Amita Kelly

Amita Kelly manages national news coverage across NPR.org and other digital platforms.

Previously, she was a digital editor on NPR's Washington Desk, where she managed election, politics, and policy coverage for NPR.org as well as social media and audience engagement.

She was also an editor and producer for NPR's mid-day newsmagazine program Tell Me More, where she covered health, politics, parenting, and, once, how Korea celebrates St. Patrick's Day. Kelly has also worked at Kaiser Health News and NBC News.

Kelly was a Robert Wood Johnson Foundation Fellow at Columbia University's Graduate School of Journalism, where she earned her M.A., and earned a B.A. in English from Wellesley College. She is a native of Southern California, where even Santa surfs.

Updated at 4:30 p.m. ET

More than 100 people were waiting to be rescued from homes and vehicles Friday morning in New Bern, N.C., after Hurricane Florence brought severe flooding to the area. Officials say more than 100 people have already been rescued in the area overnight.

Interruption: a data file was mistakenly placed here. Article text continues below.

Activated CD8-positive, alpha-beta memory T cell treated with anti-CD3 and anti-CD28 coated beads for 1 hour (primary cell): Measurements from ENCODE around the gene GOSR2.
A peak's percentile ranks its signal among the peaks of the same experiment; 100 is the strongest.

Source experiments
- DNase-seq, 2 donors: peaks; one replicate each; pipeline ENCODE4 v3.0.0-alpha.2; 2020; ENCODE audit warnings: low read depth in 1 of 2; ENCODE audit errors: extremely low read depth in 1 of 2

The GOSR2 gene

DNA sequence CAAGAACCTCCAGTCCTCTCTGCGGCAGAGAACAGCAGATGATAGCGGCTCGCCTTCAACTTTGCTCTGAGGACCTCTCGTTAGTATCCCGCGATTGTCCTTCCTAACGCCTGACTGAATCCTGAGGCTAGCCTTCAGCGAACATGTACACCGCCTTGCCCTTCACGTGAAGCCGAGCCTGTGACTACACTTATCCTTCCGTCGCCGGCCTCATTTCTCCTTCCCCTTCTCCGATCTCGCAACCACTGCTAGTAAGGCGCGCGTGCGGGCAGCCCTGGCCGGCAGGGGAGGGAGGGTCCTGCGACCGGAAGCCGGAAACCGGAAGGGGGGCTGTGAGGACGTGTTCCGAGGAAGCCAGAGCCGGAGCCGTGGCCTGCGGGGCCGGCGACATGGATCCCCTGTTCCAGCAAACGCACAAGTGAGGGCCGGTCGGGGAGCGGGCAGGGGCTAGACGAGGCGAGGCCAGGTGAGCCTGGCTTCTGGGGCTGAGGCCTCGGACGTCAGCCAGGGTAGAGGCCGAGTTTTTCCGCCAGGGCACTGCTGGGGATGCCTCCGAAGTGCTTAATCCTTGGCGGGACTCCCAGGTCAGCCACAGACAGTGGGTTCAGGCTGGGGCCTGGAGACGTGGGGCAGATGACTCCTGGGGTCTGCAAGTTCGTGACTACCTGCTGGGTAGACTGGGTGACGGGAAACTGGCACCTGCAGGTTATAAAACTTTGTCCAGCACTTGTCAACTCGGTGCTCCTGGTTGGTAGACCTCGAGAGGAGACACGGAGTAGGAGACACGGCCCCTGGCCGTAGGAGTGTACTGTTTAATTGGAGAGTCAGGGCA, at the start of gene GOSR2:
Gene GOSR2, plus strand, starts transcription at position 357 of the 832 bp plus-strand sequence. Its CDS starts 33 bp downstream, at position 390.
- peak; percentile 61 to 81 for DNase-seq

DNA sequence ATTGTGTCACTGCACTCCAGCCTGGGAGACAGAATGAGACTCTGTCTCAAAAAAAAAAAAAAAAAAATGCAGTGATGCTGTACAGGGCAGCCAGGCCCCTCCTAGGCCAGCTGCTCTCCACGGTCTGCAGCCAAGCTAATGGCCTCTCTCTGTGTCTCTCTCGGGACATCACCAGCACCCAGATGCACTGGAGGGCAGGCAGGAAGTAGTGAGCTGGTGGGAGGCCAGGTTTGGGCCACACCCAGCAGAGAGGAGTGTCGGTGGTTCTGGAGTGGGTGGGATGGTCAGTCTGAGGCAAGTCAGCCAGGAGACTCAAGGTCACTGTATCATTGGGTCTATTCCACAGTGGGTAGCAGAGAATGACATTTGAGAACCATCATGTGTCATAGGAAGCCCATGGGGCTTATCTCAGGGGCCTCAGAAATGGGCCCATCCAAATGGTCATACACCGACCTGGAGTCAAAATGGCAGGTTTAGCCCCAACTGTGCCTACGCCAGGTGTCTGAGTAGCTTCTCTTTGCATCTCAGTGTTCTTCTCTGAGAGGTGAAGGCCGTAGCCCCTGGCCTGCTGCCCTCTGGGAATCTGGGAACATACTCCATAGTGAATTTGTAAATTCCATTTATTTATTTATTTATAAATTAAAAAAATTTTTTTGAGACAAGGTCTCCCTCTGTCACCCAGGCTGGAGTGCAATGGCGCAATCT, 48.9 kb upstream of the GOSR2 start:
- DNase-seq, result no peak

Six swift water rescue teams have been working since Thursday afternoon to evacuate individuals and families, in some cases, from the roofs of their homes, the New Bern Public Information Officer Colleen Roberts said Friday afternoon.

Updated at 9:56 p.m. ET Friday

Tropical Storm Florence is battering the eastern U.S., prompting large-scale evacuations and several governors to declare states of emergency.

NPR and our member stations covering the storm want to hear how it is affecting you. Have you evacuated or are you staying put? What concerns you?

Pennsylvania Catholics are responding to last week's damning grand jury report on clergy sex abuse. Some priests addressed the report head on or read statements at Mass. Some parishioners who are standing by the priests maintain their faith in the Catholic Church. But many are grappling with what the abuse scandal means for their own faith and trust in the church.

Updated 3:30 p.m. ET

In opposition to the Trump administration's practice of separating immigrant families, at least five governors, including two Republicans, say they will not send their National Guard troops to the U.S.-Mexico border.

Updated at 6:20 p.m. ET

Stephon Clark, the 22-year-old black man shot and killed by Sacramento police earlier this month, was shot eight times, at least six in the back, an independent autopsy commissioned by Clark's family found.

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